Meanwhile, Congressional investigations of pro wrestling, which began but stalled after the Benoit murder-suicide, should be revived following the failed $50 million self-funded Senate campaign of Linda McMahon, the wife of WWE honcho Vince McMahon, who had served as this billion-dollar publicly traded corporation’s chief executive officer. The state of Connecticut, where WWE is headquartered, is already auditing the company’s controversial classification of its performers as “independent contractors” who do not receive employee health, vacation, or pension benefits, and who sign a talent contract releasing WWE of liability even in the event of injury or death caused by the promotion’s own negligence.

When Linda McMahon’s opponent, Senator-elect Richard Blumenthal (the state’s long-time attorney general), takes office in January, he will have a moral obligation to lead on an issue that contributed significantly to his election. As Blumenthal pointed out in one of his debates with McMahon, seven wrestlers with WWE connections died just during the year-plus of her campaign. One of them, 29-year-old Lance Cade, had fatal “heart failure” two years after being savagely beaten down with a steel chair on the cable television show Raw – almost certainly contributing to his painkiller addiction and possibly causing brain damage.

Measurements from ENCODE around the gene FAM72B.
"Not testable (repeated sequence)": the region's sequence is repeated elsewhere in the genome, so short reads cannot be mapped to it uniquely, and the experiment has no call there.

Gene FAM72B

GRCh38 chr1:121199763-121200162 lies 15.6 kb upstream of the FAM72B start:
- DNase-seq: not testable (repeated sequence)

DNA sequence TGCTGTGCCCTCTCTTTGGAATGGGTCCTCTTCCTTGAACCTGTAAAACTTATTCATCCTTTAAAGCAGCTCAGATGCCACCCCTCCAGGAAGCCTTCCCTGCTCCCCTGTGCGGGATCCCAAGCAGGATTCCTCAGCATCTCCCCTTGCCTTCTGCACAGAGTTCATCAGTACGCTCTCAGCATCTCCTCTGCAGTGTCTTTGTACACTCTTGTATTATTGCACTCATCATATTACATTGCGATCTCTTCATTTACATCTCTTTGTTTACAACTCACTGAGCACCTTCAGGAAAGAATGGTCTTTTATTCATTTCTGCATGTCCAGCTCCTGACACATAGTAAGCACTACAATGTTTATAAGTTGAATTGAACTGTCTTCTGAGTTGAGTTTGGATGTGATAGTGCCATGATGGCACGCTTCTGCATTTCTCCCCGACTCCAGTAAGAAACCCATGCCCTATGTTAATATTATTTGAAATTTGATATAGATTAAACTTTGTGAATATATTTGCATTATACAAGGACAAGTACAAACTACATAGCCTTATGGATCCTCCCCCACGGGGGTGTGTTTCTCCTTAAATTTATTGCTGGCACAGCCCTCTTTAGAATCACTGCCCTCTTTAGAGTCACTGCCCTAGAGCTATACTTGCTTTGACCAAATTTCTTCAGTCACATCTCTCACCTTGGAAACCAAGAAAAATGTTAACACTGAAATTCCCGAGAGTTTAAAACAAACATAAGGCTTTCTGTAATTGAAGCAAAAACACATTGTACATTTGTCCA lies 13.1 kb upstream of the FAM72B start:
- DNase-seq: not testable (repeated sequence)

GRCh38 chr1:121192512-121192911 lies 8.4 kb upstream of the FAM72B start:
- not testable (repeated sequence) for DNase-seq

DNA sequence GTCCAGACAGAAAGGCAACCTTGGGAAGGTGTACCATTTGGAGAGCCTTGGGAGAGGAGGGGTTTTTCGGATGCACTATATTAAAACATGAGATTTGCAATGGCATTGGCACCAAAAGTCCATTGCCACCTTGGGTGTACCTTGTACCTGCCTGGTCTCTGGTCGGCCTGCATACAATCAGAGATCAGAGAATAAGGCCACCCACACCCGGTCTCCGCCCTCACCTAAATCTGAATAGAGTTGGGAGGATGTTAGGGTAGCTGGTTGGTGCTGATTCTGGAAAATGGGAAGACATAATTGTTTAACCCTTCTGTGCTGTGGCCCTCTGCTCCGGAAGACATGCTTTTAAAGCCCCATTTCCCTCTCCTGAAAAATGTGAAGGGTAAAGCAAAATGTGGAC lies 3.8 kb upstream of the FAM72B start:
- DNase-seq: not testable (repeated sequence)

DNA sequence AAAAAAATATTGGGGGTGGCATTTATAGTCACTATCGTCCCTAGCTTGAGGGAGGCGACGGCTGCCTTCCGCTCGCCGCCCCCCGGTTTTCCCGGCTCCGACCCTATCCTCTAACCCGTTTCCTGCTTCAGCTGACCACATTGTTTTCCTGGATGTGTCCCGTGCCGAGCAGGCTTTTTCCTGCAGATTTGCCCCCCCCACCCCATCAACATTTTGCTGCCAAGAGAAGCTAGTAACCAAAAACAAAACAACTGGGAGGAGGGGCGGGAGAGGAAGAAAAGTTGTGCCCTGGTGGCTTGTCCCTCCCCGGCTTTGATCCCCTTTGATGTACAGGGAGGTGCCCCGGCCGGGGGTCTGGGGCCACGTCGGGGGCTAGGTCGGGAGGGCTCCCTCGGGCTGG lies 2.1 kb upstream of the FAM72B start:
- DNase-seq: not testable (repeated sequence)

The national cultural and political stars have begun to align. Listen up, everyone, and circle “concussions” and “WWE investigations” in your Google searches and Twitter hashtags. The future is now.

Beyond Chron contributor Irvin Muchnick is author of CHRIS & NANCY: The True Story of the Benoit Murder-Suicide and Pro Wrestling’s Cocktail of Death. Blog: https://wrestlingbabylon.wordpress.com. Twitter: @irvmuch.